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U.S. Supreme Court Clarifies Standard for Obviousness

The year 2007 has been an active year for the U.S. Supreme Court in the area of patent law. One of the several cases decided this year is KSR International Co. v. Teleflex Inc., — S.Ct. —, 2007 WL 1237837 (Apr. 30, 2007).

At issue in KSR v. Teleflex was U.S. Pat. No. 6,237,565 entitled “Adjustable Pedal Assembly With Electronic Throttle Control.” The patent was held by Teleflex and pertained to a gas pedal. The gas pedal included an electronic sensor that automatically adjusts its position to the height of the driver.

KSR is a Canadian company that markets gas pedals. Teleflex claimed that KSR manufactured a gas pedal that infringed on the ‘565 Teleflex patent. Teleflex sued KSR in the Eastern District of Michigan, claiming that two of KSR’s adjustable gas pedal systems literally infringe Claim 4 of the ‘565 Patent.

In response to the lawsuit, KSR asserted that Teleflex's patent combining a gas pedal with a sensor would have been obvious to one of ordinary skill in the art. Therefore, according to KSR, the patent was invalid. KSR filed a motion for summary judgment on this issue citing several prior art patents. The motion was supported by an affidavit from an expert. The motion was granted, prompting Teleflex to appeal to the U.S. Court of Appeals for the Federal Circuit.

On appeal, the Federal Circuit reversed the District Court’s summary judgment. The Federal Circuit noted that a claimed invention cannot be held “obvious” by arbitrarily combining two or more prior art references. According to the court, “[w]hen obviousness is based on the teachings of multiple prior art references, the movant must also establish some ‘suggestion, teaching, or motivation’ that would have led a person of ordinary skill in the art to combine the relevant prior art teaching in the manner claimed.” The Federal Circuit then remanded the matter back to the District Court, noting that the trial court had failed to make specific findings as to a suggestion or motivation to combine the prior art teachings.

KSR filed a writ of certiorari with the U.S. Supreme Court. The attention of the patent bar was quickly obtained when the “cert.” was granted. Numerous amicus briefs were then filed on behalf of the parties.

In discussing the law, the Supreme Court first noted that Section 103 of the Patent Act “forbids issuance of a patent when ‘the differences between the subject matter sought to be patented and the prior art are such that the subject matter as a whole would have been obvious at the time the invention was made to a person having ordinary skill in the art to which said subject matter pertains.’” Citing Great Atlantic & Pacific Tea Co. v. Supermarket Equipment Corp., 340 U. S. 147, 152 (1950)., the Court then noted that a “patent for a combination which only unites old elements with no change in their respective functions . . . obviously withdraws what is already known into the field of its monopoly and diminishes the resources available to skillful men.” The Court also cited its earlier decision in Sakraida v. AG Pro, Inc., 425 U. S. 273, 282 (1976), which held that when a patent “simply arranges old elements with each performing the same function it had been known to perform” and yields no more than what one would expect from such an arrangement, the combination is obvious.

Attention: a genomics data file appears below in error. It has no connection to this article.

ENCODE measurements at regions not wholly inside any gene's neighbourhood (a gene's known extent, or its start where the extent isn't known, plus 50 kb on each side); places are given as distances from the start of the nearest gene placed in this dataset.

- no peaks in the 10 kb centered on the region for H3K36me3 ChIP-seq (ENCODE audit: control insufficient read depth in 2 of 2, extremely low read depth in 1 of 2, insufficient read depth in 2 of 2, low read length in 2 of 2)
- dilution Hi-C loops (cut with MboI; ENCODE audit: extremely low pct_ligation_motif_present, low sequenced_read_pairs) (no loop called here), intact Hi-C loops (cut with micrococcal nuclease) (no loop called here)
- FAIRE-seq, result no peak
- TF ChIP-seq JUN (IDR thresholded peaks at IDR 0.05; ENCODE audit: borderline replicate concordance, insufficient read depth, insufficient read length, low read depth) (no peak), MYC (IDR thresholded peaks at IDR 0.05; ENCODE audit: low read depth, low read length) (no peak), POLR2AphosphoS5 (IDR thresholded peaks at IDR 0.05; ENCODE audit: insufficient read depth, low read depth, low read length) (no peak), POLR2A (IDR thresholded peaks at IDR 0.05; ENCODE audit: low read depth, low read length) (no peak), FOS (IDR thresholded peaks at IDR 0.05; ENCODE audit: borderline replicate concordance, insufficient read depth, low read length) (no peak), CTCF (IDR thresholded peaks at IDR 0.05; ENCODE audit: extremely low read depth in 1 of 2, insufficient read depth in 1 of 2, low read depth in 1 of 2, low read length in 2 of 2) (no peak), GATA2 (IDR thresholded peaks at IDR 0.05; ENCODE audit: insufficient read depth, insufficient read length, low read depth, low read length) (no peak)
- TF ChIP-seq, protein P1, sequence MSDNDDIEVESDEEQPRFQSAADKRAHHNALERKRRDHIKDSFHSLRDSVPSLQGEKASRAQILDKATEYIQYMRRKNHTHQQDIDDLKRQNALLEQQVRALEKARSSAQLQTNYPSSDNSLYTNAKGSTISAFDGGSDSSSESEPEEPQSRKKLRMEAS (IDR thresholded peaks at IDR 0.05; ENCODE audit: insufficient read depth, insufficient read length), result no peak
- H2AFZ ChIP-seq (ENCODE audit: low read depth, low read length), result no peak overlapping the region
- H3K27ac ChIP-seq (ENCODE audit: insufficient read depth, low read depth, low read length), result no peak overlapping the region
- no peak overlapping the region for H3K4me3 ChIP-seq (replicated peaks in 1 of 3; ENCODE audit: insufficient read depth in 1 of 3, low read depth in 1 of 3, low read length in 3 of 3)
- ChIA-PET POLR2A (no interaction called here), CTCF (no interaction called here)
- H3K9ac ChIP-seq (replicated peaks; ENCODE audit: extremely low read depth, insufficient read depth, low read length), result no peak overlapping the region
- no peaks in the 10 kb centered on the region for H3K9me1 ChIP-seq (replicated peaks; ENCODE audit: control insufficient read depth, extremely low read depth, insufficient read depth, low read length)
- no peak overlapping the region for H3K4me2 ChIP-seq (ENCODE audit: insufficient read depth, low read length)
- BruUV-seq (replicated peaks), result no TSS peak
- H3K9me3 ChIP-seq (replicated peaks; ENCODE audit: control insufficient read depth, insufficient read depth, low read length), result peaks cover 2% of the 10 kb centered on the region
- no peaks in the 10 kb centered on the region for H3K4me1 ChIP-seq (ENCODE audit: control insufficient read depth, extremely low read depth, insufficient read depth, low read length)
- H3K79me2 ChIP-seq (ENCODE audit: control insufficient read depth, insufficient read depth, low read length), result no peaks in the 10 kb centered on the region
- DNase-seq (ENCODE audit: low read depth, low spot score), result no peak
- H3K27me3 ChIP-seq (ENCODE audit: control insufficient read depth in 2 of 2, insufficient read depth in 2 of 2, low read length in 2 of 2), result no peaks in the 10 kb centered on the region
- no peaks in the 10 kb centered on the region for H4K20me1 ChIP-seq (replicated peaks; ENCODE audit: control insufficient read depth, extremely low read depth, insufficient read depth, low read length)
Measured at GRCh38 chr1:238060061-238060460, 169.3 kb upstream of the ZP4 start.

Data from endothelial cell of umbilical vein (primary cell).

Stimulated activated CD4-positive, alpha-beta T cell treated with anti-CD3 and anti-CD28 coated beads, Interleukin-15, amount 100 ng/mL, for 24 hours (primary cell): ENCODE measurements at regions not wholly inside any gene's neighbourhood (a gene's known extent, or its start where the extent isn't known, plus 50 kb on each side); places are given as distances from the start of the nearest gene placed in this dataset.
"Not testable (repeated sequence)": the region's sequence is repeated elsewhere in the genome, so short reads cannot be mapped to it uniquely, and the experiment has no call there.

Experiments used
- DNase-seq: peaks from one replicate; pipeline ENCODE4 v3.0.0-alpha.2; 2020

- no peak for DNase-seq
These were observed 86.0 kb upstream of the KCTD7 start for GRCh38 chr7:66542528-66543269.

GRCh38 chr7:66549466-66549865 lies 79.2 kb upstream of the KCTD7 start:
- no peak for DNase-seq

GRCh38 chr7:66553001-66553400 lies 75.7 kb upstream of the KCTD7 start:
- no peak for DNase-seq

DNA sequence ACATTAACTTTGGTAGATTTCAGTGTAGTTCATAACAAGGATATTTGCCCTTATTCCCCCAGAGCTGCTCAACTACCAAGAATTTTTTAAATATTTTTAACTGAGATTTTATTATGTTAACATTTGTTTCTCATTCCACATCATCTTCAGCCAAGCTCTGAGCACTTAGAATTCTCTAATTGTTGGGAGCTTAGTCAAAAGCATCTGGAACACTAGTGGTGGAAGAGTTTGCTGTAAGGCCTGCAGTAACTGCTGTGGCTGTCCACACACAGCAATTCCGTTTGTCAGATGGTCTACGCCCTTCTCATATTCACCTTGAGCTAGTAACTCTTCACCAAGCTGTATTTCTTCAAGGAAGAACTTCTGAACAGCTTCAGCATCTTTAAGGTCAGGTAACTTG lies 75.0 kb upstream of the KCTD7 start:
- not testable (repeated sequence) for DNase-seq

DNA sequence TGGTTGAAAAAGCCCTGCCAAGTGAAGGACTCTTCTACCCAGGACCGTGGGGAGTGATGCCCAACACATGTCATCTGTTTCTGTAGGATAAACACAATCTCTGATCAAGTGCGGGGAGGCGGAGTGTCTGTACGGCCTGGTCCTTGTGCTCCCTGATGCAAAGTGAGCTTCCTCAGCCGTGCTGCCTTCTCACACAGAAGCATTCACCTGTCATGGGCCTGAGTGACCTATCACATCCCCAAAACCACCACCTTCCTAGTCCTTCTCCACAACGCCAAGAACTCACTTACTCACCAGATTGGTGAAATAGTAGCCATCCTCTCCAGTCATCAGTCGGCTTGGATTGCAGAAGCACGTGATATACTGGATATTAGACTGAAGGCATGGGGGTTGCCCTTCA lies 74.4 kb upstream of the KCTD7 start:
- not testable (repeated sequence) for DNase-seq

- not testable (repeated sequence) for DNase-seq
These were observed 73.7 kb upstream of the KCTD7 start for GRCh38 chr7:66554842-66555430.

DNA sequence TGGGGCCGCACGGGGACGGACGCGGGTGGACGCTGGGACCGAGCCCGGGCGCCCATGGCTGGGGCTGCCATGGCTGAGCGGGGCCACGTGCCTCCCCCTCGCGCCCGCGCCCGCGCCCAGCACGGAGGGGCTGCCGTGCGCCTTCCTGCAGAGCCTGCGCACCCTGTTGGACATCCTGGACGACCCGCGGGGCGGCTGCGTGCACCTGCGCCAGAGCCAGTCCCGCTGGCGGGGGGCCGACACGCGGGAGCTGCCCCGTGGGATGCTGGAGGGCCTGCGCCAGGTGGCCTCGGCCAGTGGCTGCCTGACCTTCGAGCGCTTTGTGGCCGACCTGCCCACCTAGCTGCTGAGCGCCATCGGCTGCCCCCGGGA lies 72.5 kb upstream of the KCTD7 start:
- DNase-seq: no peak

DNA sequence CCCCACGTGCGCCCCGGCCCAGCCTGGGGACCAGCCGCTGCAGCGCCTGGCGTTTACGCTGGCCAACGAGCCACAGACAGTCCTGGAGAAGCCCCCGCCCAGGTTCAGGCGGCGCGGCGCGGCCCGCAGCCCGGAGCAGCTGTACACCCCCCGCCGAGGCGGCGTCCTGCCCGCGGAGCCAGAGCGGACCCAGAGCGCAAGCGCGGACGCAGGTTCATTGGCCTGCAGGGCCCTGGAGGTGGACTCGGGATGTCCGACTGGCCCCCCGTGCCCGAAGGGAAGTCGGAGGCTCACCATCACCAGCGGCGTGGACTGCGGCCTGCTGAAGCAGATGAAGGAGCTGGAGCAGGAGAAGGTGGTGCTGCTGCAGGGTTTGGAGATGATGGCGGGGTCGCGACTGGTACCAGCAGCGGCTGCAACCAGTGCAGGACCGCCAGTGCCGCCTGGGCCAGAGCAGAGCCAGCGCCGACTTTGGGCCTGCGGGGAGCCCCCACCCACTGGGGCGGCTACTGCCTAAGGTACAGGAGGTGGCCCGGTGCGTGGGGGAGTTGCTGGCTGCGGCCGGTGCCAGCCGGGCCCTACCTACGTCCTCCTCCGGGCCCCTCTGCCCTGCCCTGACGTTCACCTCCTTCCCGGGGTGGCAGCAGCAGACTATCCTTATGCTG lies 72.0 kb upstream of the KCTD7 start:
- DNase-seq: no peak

The Supreme Court ruled that the Federal Circuit had failed to apply the proper obviousness test. The Court held that an “obviousness analysis cannot be confined by a formalistic conception of the words teaching, suggestion, and motivation, or by overemphasis on the importance of published articles and the explicit content of issued patents.” Further, “[t]he results of ordinary innovation are not the subject of exclusive rights under the patent laws,” wrote Justice Anthony Kennedy for the Court. “Were it otherwise, patents might stifle rather than promote the progress of useful arts.”

The lessons to be learned from the KSR decision are manifold. These include:

  1. a determination of obviousness should not be based upon a single, rigid formula;
  2. in examining patent applications, examiners are not obligated to allow a patent claim merely because there is no explicit “teaching, suggestion or motivation” to combine two references;
  3. when considering whether a patent claim is obvious in view of prior art, the inquiry is not whether the combination was obvious to the patentee, but whether the combination was obvious to a person with ordinary skill in the art; and
  4. where the content of the prior art, the scope of the patent claim and the level of ordinary skill in the art are not in material dispute, and the obviousness of the claim is apparent in light of these factors, summary judgment is appropriate.

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